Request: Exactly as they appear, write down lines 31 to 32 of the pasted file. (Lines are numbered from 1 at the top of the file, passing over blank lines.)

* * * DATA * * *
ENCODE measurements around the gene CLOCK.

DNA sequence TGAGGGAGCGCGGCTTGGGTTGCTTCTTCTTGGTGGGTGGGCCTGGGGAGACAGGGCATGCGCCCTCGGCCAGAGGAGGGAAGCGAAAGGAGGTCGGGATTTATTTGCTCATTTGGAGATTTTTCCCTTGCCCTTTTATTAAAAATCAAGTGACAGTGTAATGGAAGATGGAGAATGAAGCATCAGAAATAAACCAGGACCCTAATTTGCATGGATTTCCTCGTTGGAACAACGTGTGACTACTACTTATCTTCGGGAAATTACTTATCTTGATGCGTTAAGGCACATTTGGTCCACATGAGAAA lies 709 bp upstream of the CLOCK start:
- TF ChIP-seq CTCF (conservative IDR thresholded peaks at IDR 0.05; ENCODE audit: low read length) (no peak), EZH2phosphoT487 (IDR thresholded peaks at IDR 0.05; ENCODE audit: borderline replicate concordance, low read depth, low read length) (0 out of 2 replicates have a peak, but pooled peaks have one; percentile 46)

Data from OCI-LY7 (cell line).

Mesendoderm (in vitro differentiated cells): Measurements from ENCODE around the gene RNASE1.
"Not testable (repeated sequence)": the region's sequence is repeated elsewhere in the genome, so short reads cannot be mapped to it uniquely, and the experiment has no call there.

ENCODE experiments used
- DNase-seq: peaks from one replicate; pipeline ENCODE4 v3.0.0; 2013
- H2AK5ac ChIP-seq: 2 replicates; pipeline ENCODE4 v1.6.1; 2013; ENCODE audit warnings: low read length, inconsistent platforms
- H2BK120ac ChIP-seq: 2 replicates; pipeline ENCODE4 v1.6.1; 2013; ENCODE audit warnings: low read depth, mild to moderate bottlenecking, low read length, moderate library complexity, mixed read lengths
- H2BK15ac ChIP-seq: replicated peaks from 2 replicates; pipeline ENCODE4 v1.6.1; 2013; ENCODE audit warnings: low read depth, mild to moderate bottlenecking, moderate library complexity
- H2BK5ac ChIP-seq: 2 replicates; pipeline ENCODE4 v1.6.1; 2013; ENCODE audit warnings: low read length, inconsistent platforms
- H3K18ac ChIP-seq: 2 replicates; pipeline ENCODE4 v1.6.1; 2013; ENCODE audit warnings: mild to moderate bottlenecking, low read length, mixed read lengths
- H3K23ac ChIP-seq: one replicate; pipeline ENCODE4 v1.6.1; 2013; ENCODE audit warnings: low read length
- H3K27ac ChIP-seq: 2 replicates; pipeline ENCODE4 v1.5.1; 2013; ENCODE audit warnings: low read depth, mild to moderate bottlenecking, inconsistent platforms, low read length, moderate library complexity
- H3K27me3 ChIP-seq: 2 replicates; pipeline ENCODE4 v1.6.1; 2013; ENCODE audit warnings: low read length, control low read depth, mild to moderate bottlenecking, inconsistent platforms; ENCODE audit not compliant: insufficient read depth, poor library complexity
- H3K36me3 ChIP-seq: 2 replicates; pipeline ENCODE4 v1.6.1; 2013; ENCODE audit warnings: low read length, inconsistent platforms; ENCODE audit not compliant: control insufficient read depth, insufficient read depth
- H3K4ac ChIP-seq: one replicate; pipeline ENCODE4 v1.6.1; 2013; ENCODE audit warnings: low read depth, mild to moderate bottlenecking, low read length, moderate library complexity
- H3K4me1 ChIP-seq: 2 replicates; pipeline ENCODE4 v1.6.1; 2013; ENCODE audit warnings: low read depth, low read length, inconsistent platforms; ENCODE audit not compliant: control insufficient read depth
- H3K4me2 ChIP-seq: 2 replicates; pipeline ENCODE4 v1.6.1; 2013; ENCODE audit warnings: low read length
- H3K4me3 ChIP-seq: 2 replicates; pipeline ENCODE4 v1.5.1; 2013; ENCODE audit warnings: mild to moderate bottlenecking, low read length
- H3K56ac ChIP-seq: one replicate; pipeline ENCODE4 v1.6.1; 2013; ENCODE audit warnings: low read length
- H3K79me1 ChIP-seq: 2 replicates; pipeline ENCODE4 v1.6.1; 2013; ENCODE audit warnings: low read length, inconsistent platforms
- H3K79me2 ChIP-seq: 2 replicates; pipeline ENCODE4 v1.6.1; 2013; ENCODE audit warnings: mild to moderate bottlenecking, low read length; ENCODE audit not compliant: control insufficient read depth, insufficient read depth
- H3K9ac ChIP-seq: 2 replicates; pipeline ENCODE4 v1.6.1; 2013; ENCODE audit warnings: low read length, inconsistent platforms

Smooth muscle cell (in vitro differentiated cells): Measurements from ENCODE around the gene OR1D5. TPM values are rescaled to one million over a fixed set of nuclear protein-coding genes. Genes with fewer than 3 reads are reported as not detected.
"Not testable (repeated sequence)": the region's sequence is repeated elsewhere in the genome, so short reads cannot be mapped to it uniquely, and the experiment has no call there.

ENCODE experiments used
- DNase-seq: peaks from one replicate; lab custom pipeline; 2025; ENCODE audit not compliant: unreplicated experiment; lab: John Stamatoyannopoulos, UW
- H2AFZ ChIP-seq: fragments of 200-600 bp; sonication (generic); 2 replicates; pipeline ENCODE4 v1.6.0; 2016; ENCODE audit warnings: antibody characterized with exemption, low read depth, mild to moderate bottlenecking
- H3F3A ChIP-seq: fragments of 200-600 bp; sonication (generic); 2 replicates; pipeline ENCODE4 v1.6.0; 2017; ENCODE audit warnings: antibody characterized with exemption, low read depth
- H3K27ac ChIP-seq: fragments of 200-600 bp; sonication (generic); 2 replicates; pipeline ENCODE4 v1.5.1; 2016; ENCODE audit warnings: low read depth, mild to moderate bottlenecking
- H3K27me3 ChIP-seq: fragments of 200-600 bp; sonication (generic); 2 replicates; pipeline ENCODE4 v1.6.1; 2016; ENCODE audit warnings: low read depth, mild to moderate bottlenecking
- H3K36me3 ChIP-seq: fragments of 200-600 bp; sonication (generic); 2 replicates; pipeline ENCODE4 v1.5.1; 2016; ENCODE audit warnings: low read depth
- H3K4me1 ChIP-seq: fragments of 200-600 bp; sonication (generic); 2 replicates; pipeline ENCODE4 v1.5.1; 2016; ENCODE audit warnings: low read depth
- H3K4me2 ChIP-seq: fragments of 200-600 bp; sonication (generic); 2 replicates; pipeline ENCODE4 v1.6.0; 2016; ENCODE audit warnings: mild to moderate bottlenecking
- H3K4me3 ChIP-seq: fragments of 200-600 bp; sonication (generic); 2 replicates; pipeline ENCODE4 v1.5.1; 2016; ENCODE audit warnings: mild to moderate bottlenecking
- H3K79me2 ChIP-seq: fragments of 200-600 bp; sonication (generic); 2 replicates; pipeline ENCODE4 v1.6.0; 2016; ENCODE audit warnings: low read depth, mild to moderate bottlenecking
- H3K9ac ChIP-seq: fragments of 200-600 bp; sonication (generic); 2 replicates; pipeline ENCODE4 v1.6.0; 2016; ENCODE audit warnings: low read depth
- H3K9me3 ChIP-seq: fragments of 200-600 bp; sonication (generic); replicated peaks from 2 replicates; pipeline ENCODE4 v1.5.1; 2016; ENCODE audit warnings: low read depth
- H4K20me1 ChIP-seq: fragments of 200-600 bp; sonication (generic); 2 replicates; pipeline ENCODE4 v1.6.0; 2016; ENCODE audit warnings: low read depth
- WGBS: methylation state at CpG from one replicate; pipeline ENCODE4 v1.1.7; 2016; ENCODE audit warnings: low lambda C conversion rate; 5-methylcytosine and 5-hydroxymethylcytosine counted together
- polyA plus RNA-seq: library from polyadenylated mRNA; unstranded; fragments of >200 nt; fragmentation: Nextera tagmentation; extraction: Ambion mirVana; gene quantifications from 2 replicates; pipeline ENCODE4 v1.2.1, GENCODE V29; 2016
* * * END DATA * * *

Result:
- H3F3A ChIP-seq: fragments of 200-600 bp; sonication (generic); 2 replicates; pipeline ENCODE4 v1.6.0; 2017; ENCODE audit warnings: antibody characterized with exemption, low read depth
- H3K27ac ChIP-seq: fragments of 200-600 bp; sonication (generic); 2 replicates; pipeline ENCODE4 v1.5.1; 2016; ENCODE audit warnings: low read depth, mild to moderate bottlenecking